On first reading it appeared that American billionaire Larry Ellison had simply bought the neighbours house with whom he was in the middle of a dispute. However, the dispute was over a view he had over San Francisco Bay which in his opinion had been interfered with by trees owned by neighbours downhill from him. So he bought the house next door which had an unobstructed view at a cost of $40 million. He had previously offered $15 million to buy the house of his neighbours with the problem trees but they had turned down his offer.
It seems however, that after spending the $40m on the house next door the dispute with the other neighbours was settled with the trees being trimmed.
Unfortunately, in the present economic climate selling your house and moving away from the problem has become more difficult. In a buoyant market where sales are achieved quickly and there is equity to be had people are much more likely to move away. However, in my experience this has not led to an increase in disputes arising as people stay and fight out issues. My view on this is because people feel it is more difficult to move away they feel less inclined to get into disputes with neighbours. These types of disputes are very often referred to as worse than divorce for this very reason; you have to keep living with the people next to you day after day.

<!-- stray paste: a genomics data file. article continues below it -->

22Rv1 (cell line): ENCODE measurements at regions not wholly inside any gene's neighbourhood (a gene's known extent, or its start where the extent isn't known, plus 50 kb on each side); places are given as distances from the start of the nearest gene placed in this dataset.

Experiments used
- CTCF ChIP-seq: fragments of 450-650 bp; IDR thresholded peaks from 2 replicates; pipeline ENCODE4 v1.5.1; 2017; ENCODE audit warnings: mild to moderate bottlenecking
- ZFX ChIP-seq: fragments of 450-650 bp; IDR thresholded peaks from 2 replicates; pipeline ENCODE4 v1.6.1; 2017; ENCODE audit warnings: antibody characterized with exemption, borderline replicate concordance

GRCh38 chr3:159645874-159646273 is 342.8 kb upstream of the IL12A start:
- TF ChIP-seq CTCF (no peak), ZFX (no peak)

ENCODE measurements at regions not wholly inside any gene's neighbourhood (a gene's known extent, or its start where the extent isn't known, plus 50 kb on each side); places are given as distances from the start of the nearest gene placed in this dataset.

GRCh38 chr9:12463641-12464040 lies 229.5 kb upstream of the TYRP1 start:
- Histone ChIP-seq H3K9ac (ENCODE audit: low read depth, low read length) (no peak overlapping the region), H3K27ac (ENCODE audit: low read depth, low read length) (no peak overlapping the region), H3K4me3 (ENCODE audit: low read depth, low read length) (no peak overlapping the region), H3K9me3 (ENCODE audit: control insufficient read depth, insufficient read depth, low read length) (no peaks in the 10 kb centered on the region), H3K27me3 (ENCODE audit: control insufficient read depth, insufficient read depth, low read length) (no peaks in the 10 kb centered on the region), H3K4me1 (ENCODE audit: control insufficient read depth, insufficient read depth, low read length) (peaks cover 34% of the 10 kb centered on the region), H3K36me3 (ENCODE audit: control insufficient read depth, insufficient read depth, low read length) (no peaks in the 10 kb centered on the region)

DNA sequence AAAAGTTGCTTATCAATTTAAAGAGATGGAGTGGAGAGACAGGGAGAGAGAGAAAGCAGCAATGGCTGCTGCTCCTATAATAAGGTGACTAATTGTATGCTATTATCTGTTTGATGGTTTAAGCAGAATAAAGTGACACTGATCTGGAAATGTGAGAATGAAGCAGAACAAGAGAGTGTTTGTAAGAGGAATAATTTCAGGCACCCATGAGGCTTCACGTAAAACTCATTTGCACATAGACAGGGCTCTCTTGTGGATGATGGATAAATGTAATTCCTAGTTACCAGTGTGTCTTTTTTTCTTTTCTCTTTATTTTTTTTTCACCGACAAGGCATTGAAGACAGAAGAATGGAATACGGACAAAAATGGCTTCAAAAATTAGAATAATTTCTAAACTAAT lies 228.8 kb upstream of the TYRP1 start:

I therefore tend to advise my clients in detail, not only on the merits of their claims, but the practical implications in the long term of pursuing them. This means that try to come to a reasonable settlement of a dispute in an amicable manner is usually the first thing to do and only as a last resort should court proceedings be threatened and pursued.
It would make life much easier if all my clients had the money to just buy their neighbours houses to resolve their disputes.